In this week’s Economic Report, Dr. Rick Harper discusses growth in leisure and hospitality as a driving factor in Pensacola’s economic growth.
In a recently published column, Harper wrote about how job growth in the leisure and hospitality sector has been steadily improving.
Harper said that job growth started at the end of the Great Recession in 2010, but was then stalled by the 2010 Deepwater Horizon oil spill.
“The Pensacola economy was a bit weak for a while,” Harper said. “Job growth started again in earnest in January of 2012, and, since January 2012, we’ve seen job growth of just over 10,000 people in sectors other than tourism in the Pensacola economy.”
Comparatively, job growth in the tourism industry has been much stronger.
“We’ve seen job growth of just over 5,000 in tourism-related occupations in Pensacola,” Harper said. “When you look at the growth rates given the sizes of those sectors, leisure and hospitality jobs are growing currently at about four times the rate of growth of jobs in non-tourism jobs in the Pensacola economy.”
Harper took a broad view, looking back to 1990 as the starting point of his piece. There were some surprises to be found in the date, Harper said.
“We sometimes think of Pensacola as being a slower growth area, relative to Florida,” Harper said. “But actually, retail sales in Pensacola in tourism-related shops and stores have exceeded the national average growth rate in retail sales.”
On the other hand, Harper said that retail sales in non-tourism stores did lag behind.
“It’s important to take a look back in time because remember, we had hurricanes in 2004 and 2005, Ivan and Dennis, and our retail sales peaked following those hurricanes because everybody replaced everything,” Harper said. “Non-tourism retail sales rose about 30 percent in the wake of Hurricane Ivan, and then they stayed that high for the next two years really.”
By 2006, retail sales began to decline again and continued to decline until the end of the Great Recession and the end of the oil spill effect, Harper noted.
“They declined sharply for a period exceeding four years, and, in fact today, as we sit here in January 2016, taxable retail sales in areas other than tourism have not yet recovered to the levels we saw post-Ivan in 2004 and 2005,” he said.
Harper also spoke this week to a group of realtors and members of the building industry in the Okaloosa-Walton area.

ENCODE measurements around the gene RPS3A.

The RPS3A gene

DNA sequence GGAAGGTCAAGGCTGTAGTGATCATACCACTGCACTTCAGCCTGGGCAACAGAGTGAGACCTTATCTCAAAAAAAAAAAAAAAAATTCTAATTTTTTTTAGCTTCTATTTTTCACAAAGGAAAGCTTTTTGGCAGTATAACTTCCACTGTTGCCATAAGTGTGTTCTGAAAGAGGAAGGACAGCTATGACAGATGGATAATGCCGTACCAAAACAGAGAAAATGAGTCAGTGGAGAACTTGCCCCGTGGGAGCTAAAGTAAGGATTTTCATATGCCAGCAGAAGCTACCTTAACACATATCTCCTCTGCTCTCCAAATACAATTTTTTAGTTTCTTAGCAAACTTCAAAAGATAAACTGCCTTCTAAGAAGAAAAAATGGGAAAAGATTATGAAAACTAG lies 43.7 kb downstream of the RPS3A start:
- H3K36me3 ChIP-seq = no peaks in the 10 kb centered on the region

“Okaloosa-Walton had big gains from the base re-alignment closing process. They got new Army Rangers and increased staffing,” Harper said. “Those things were all good for spending in the local economy. And looking at real estate specifically, what we’ve seen is that since the real estate market started to recover, retail prices have rebounded and are now running above the national averages.”
The real estate market in the area has picked up, Harper said.
“In Okaloosa, we’ve seen a big uptick in sales of affordable housing. Houses priced under $100,000 are up strongly,” he said. “But then over in Walton, the category experiencing the most growth is actually homes above $500,000. So a coastal tourism economy, interior working economy have different patterns, but it’s good news for the real estate industry.”
Low gas prices are also making an impact on tourism spending, and it’s not just the fact that filling up may cost less for tourists in the short term.
“The most important effect is that if households around the Southeast in our drive-to market drive an average amount of miles, that’s $1,000 extra in their pocket due to lower gas prices,” Harper said. “That means they can look at each other and say ‘Let’s go to Destin; let’s go to Pensacola’ for a long weekend or a week, and that’s good news.”
Dr. Rick Harper is associate vice president for research and economic opportunity at the University of West Florida and serves as director of the University’s Center for Research and Economic Opportunity. He can be reached at email@example.com. CREO staff writer Mike Ensley contributed to this report. He can be reached at firstname.lastname@example.org.